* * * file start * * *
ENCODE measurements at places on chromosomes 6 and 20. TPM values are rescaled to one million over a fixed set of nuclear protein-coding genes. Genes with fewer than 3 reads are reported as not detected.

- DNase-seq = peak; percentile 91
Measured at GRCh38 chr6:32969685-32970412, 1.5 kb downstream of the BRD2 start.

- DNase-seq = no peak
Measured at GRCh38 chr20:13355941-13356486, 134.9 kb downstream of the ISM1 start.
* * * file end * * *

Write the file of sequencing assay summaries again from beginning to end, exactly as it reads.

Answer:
ENCODE measurements at places on chromosomes 6 and 20. TPM values are rescaled to one million over a fixed set of nuclear protein-coding genes. Genes with fewer than 3 reads are reported as not detected.

- DNase-seq = peak; percentile 91
Measured at GRCh38 chr6:32969685-32970412, 1.5 kb downstream of the BRD2 start.

- DNase-seq = no peak
Measured at GRCh38 chr20:13355941-13356486, 134.9 kb downstream of the ISM1 start.